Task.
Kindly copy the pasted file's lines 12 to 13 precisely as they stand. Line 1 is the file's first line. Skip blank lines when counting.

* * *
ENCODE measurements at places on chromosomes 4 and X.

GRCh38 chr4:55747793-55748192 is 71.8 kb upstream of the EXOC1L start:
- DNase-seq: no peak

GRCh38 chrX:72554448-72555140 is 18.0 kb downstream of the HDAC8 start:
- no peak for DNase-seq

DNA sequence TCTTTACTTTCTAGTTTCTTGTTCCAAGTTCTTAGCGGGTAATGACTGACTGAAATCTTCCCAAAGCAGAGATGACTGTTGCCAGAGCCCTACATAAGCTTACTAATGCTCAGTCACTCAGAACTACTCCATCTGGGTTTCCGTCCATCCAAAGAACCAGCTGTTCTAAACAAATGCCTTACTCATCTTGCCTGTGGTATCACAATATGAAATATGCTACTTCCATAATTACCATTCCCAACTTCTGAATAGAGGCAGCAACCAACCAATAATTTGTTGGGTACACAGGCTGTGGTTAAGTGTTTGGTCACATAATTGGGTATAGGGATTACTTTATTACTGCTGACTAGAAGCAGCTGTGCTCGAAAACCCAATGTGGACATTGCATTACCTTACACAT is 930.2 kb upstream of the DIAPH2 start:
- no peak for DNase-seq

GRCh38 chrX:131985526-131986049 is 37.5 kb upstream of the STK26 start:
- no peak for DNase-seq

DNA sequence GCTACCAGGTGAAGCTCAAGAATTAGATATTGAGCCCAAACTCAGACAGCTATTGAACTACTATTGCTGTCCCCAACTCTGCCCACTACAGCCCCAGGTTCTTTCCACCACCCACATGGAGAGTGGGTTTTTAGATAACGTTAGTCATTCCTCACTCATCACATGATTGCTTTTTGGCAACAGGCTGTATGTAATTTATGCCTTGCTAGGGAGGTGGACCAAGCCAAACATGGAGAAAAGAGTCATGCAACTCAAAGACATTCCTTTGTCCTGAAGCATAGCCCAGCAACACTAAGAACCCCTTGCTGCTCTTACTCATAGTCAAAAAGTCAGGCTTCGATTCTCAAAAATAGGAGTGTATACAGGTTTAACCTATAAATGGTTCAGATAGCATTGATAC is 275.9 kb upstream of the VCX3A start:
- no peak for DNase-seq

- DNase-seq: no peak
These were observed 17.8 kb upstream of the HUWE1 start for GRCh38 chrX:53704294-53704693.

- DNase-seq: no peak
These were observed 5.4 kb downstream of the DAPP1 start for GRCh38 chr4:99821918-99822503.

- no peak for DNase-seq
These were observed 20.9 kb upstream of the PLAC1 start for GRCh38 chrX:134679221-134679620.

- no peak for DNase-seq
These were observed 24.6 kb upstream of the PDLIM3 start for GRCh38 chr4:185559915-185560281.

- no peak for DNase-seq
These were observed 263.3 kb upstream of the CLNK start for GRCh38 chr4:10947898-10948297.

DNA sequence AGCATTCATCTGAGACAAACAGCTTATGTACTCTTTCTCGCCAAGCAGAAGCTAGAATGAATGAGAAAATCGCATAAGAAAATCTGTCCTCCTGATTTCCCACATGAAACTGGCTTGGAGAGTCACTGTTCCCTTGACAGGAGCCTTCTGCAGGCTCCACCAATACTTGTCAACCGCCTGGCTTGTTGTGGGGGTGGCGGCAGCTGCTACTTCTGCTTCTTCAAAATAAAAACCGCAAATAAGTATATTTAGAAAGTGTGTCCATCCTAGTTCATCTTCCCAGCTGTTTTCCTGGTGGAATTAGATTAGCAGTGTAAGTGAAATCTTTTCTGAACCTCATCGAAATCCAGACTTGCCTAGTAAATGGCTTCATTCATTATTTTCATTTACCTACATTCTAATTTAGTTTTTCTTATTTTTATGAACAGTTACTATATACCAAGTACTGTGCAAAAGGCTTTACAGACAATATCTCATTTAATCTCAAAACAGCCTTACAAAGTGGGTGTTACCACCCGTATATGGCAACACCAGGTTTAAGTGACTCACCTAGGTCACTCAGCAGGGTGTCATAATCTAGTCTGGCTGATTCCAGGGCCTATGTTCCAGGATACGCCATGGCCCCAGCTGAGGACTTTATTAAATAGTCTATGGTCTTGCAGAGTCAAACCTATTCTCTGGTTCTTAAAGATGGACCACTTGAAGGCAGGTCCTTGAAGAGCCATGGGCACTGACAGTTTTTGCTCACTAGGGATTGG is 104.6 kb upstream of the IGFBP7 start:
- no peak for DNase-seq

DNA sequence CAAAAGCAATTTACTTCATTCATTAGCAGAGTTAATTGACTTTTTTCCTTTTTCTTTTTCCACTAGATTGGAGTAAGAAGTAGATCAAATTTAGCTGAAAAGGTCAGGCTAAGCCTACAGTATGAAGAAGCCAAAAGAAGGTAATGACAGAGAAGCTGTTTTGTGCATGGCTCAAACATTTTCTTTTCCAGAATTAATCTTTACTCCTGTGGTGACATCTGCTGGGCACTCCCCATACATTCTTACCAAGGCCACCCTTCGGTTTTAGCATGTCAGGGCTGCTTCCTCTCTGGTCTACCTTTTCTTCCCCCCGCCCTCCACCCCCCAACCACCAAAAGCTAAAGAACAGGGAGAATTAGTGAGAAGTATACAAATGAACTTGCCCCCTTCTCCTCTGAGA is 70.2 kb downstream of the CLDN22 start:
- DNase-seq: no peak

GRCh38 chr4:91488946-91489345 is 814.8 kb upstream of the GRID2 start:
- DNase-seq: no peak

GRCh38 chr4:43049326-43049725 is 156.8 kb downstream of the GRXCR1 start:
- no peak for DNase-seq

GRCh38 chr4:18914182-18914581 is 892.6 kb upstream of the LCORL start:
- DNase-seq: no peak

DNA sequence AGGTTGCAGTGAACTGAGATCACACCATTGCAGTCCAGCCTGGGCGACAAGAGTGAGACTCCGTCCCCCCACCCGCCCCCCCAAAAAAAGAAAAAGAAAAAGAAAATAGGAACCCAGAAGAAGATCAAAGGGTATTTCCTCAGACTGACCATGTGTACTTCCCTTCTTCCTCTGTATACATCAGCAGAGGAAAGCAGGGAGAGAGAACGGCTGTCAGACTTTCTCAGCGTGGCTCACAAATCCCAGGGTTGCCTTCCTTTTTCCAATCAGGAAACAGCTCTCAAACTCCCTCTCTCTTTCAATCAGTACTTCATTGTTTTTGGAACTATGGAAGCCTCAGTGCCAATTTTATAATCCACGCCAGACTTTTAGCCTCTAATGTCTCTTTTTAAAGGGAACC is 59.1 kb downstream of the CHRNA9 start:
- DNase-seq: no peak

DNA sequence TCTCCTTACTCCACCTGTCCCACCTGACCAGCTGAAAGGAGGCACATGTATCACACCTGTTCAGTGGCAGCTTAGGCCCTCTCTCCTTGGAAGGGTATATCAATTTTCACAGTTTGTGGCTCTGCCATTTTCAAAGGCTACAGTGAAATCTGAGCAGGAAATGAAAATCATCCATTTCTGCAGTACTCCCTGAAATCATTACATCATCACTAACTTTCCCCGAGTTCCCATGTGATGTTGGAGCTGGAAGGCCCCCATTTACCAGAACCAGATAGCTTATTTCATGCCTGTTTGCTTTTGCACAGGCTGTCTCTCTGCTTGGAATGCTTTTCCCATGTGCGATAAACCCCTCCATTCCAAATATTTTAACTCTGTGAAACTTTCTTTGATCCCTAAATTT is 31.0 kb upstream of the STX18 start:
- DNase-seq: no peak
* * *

- DNase-seq: no peak
These were observed 17.8 kb upstream of the HUWE1 start for GRCh38 chrX:53704294-53704693.